They intentionally chose a Jewish grave as an act of provocation, trying to gain maximum publicity for this act of desecration. And the cemetery authorities at the graveyard in Stahnsdorf fell for it. The church issued an immediate apology, calling it a "terrible mistake" and saying they "must immediately see whether and what we can undo."

There are so many incidents that get little to no media attention.

It's unfathomable that this burial was allowed to take place at all, but now the cemetery authorities need to make a decision quickly about how to put things right. Otherwise, the grave may well become a pilgrimage site for Holocaust deniers and antisemites.

The incident has garnered attention in the international press and it will live long in the memory. Like the case of singer-songwriter Gil Ofarim, who recently claimed he was subjected to antisemitic abuse at a hotel in Leipzig. Details of the crime are still being investigated. But there are so many other incidents that get little to no media attention.

Photo of the grave of Jewish musicologist Max Friedlaender

The grave of Jewish musicologist Max Friedlaender

Jens Kalaene/dpa/ZUMA

Crimes against Jews are rising

Across all parts of society, antisemitism is on the rise. Until a few years ago, Jewish life was seen as an accepted part of German society. Since the attack on the synagogue in Halle in 2019, the picture has changed: it was a bitter reminder that right-wing terror against Jewish people has a long, unbroken history in Germany.

Stories have abounded about the coronavirus crisis being a Jewish conspiracy; meanwhile, Muslim antisemitism is becoming louder and more forceful. The anti-Israel boycott movement BDS rears its head in every debate on antisemitism, just as left-wing or post-colonial thinking are part of every discussion.

Jewish life needs to be allowed to step out of the shadows.

Since 2015, the number of antisemitic crimes recorded has risen by about a third, to 2,350. But victims only report around 20% of cases. Some choose not to because they've had bad experiences with the police, others because they're afraid of the perpetrators, and still others because they just want to put it behind them. Victims clearly hold out little hope of useful reaction from the state – so crimes go unreported.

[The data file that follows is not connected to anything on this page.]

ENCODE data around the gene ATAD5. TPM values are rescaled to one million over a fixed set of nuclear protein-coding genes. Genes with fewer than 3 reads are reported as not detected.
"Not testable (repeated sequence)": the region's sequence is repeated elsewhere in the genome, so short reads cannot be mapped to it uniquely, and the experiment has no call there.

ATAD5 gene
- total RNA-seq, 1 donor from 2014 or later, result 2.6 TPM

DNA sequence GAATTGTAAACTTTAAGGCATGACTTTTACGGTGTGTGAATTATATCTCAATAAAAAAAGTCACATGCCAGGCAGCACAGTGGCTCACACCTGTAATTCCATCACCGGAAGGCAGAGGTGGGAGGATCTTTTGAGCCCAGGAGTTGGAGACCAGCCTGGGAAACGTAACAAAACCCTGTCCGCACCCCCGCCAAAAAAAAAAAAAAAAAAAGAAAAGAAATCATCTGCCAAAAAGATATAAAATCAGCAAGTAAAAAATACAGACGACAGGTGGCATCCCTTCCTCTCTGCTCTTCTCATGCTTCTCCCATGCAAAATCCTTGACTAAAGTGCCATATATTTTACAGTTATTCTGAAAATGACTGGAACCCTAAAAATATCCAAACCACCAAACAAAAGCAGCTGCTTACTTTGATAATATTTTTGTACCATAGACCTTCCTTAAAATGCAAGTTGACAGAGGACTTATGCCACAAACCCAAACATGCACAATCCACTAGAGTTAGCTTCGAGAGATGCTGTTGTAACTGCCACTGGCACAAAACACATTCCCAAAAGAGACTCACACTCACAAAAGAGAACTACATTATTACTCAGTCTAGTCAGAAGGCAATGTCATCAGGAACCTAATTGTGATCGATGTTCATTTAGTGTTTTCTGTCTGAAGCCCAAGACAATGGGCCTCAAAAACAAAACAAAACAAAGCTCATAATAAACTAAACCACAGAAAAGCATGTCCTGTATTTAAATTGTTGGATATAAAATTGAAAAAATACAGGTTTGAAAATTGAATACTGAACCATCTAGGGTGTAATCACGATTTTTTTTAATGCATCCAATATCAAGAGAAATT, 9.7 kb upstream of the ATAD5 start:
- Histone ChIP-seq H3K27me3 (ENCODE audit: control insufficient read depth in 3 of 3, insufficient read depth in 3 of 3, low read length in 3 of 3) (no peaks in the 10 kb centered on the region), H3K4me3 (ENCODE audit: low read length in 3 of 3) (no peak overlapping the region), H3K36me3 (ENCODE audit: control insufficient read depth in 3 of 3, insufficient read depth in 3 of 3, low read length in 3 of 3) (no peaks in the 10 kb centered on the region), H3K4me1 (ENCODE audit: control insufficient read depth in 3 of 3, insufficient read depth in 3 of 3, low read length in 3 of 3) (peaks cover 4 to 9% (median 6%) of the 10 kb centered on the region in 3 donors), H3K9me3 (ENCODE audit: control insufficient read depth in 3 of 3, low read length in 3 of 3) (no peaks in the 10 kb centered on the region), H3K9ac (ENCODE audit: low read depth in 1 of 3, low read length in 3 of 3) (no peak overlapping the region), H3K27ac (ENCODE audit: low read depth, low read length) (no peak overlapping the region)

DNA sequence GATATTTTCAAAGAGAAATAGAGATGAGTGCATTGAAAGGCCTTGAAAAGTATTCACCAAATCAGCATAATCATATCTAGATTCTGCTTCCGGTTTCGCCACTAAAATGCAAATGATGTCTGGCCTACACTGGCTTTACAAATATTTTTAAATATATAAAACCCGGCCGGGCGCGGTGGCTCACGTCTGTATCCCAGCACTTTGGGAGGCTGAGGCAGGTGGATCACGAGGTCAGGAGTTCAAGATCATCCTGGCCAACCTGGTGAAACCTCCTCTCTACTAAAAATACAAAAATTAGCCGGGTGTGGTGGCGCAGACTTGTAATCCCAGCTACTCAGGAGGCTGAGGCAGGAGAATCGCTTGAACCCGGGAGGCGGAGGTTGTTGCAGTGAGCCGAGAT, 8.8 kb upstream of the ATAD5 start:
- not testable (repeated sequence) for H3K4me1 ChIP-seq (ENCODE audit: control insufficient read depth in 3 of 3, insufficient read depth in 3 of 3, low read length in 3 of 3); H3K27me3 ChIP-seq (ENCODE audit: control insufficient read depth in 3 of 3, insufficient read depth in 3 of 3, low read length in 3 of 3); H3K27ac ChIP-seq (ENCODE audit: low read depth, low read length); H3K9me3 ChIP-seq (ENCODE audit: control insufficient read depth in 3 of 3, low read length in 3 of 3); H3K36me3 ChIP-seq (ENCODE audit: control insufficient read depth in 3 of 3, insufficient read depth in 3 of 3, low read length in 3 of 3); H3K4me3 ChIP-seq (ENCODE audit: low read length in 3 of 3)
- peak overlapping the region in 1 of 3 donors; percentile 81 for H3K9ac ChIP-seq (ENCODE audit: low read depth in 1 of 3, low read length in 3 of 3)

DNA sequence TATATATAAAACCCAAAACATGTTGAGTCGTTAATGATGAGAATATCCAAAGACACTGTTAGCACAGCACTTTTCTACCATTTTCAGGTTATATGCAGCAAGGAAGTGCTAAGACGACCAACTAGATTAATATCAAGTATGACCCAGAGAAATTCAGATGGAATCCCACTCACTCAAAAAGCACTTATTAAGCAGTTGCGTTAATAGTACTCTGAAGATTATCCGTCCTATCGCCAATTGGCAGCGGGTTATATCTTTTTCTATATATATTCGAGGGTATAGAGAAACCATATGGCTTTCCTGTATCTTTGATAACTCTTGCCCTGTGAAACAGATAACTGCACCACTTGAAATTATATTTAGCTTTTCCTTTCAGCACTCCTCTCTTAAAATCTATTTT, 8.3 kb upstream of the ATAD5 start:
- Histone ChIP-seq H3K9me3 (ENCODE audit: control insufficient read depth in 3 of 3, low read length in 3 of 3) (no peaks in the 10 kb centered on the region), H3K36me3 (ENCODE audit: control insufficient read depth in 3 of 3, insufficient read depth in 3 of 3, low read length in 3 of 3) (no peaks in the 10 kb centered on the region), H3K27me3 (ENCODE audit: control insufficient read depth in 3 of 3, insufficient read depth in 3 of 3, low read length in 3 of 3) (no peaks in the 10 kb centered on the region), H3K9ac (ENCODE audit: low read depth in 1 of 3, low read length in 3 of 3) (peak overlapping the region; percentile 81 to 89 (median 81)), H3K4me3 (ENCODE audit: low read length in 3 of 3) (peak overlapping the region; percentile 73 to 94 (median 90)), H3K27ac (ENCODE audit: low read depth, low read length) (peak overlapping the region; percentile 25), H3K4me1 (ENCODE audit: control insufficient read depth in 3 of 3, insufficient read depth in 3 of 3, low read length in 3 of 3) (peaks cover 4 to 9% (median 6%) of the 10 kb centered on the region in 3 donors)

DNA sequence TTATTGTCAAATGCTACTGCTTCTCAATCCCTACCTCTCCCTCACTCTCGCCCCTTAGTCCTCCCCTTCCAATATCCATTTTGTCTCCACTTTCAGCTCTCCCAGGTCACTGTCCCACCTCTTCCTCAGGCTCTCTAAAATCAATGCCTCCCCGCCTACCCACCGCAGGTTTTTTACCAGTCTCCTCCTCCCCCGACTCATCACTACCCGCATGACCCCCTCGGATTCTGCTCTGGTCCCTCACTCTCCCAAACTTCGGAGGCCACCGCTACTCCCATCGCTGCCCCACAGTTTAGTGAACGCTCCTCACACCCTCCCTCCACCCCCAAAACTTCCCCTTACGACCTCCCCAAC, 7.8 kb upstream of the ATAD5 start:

And the reality of Jewish life in Germany is a dark one. Sociologists say that Jewish children are living out their "identity under siege." What impact does it have on them when they can only go to nursery under police protection? Or when they hear Holocaust jokes at school?

Germany needs to take its antisemitism seriously

This shows that the country of commemorative services and "stumbling blocks" placed in sidewalks as a memorial to victims of the Nazis has lost its moral compass. To make it point true north again, antisemitism needs to be documented from the perspective of those affected, making it visible to the non-Jewish population. And Jewish life needs to be allowed to step out of the shadows.

That is the first thing. The second is that we need to talk about specifically German forms of antisemitism. For example, the fact that in no other EU country are Jewish people so often confronted about the Israeli government's policies (according to a survey, 41% of German Jews have experienced this, while the EU average is 28%). Projecting the old antisemitism onto the state of Israel offers people a more comfortable target for their arguments.

Our society needs to have more conversations about antisemitism. The test of German democracy, as McCloy called it, starts with taking these concerns seriously and talking about them. We need to have these conversations because it affects all of us. It's about saving our democracy. Before it's too late.